Written by Michael Wu, Flaviano Christian Reyes, James Cheney, Marleah Puckett, and Jonathan Wong describing their experience and solution for their EECS 106A/206A final project at UC Berkeley during Fall 2020.
Table of Contents
This project is part of a larger research project called ROAR. ROAR stands for Robot Open Autonomous Racing and is Berkeley’s first AI race car competition. Our project is primarily concerned with making racing agents in the virtual environment. In the future, once we finalize our algorithms through computer simulations, we can port our algorithms to actual cars and try out strategies in reality. For a more detailed overview, please visit our project page.
For this project, we built four agents that use different control strategies. These controllers include:
- A traditional PID controller
- A gym-tuned PID controller where K values were determined by a learned policy with current state as input
- A controller with latitudinal control via PID and longitudinal control via roll calculated using depth camera data
- A traditional Stanley controller
We test these agents using Carla, an autonomous driving software that acts as a framework for testing driving algorithms, and our results are reported in the results section of this website. Furthermore, we were able to test the traditional PID controller agent in a physical car at Richmond Field Station.
Our project also implements and showcases a calibration of the ROAR car, which is ultimately helpful for the next step in the ROAR research pipeline since we would like our live trials to match up with our simulations (i.e. if we tell a car to go straight, it goes straight, just like in a virtual simulation).
In the end, our project not only contributes (1) different types of agents for students and researchers to compare to and (2) improves the simulation-to-reality transition, but we also:
- Set up the Vive Tracker system in Richmod Field Station for GPS/State messages
- Built a gym environment for researchers in ROAR to train their RL agents
These contributions were necessary for us to develop our virtual agents and eventually test them in real life.
Goal of Project
Our end goal was to achieve the fastest lap, whether that be in physical or virtual simulations. For the purposes of this project and the ROAR race this semester, we were primarily focused on getting the fastest lap time in the virtual race simulation that was open to students. We sent our RL PID agent to represent our group in the race because at the time, this was our fastest agent based on our experiments.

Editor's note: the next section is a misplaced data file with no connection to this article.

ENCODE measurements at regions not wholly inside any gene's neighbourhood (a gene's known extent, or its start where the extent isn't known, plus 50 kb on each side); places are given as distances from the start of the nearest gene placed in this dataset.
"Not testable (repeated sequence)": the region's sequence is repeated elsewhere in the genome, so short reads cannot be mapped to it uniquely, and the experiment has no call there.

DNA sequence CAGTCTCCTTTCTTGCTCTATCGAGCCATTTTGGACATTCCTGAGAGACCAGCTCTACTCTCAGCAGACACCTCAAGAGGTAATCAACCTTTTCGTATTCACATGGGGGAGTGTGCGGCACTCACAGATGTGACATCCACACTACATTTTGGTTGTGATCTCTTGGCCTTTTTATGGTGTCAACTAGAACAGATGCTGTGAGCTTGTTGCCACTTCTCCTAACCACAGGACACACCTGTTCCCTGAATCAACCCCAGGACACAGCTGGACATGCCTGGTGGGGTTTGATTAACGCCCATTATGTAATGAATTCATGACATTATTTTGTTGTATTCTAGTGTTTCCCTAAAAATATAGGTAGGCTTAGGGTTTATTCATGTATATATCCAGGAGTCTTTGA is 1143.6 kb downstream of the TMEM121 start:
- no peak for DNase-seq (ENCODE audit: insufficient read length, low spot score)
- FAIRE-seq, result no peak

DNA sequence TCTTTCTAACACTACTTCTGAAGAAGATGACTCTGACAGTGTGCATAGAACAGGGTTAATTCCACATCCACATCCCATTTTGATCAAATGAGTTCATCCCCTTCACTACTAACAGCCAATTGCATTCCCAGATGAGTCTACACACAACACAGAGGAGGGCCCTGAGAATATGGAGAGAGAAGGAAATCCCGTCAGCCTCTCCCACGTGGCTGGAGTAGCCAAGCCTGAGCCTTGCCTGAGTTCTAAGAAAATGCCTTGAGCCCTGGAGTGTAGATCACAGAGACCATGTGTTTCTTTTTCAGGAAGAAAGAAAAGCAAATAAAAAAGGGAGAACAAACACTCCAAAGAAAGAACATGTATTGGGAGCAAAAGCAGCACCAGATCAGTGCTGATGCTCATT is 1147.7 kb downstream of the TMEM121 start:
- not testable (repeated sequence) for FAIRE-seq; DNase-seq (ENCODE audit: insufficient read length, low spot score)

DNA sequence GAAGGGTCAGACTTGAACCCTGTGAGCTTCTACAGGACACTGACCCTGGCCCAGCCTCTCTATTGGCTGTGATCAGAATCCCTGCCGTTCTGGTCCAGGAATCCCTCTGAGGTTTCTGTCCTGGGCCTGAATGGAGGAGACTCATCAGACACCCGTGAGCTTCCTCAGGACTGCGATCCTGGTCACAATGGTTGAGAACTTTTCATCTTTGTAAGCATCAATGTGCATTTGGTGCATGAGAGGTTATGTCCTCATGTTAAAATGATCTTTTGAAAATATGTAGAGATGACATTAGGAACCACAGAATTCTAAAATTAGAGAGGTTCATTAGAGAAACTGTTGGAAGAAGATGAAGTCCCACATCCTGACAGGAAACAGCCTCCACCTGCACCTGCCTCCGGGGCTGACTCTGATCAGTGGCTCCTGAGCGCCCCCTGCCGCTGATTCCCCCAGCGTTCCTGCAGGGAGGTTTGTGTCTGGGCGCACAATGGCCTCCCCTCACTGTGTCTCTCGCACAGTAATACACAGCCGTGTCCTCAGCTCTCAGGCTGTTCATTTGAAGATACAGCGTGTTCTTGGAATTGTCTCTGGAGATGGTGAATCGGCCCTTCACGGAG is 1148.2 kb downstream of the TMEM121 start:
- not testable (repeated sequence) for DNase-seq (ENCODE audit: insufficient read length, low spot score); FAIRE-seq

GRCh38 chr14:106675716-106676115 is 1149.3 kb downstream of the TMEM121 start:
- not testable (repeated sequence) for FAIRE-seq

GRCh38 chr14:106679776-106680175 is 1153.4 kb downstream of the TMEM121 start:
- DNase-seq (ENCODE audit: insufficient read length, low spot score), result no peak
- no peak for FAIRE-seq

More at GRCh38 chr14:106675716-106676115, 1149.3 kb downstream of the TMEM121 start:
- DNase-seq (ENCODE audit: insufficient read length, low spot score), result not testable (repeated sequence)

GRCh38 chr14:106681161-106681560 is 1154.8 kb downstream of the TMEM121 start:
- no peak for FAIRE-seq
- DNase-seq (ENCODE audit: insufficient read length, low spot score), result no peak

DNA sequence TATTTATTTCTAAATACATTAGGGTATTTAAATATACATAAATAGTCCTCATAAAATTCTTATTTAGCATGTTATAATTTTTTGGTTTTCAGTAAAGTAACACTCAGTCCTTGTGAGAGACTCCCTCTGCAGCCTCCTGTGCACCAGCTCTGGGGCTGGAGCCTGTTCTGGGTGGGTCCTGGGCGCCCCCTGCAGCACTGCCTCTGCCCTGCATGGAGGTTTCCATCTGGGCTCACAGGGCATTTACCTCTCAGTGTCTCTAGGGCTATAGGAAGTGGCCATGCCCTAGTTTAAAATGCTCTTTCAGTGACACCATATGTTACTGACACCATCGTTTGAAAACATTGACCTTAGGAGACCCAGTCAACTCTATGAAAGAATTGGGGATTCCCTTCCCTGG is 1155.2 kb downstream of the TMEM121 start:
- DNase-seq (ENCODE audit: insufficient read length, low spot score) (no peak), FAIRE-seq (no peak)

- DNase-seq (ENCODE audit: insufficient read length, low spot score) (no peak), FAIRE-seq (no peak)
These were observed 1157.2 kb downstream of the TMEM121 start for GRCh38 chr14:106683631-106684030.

Motivation and Questions behind Project
This is an interesting project for a number of reasons. First of all, the field of autonomous driving is a hot topic in research today, and companies have invested a lot of time and money into creating reliable and performant systems that could be used in production level environments. The public as a whole has not embraced automous driving strategies due to (but not limited to) (1) saftey concerns and (2) economic impact (automous vehicles could take away jobs). Although our research group is not actively solving this latter systemic issue, we are aware of the consequences of self-driving vehicles.
What our project is primarily concerned with is speed and reliability, which relates to the safety concerns that the general public has about autonomous vehicles and the performance goals that car companies seek. We want to answer the following question: how do we drive as fast as possible and avoid obstacles or collisions? From this main question comes related subproblems such as:
- How do we know where to go? (A sensing and planning problem)
- How do we get from point A to point B? (A sensing, planning, and actuation problem)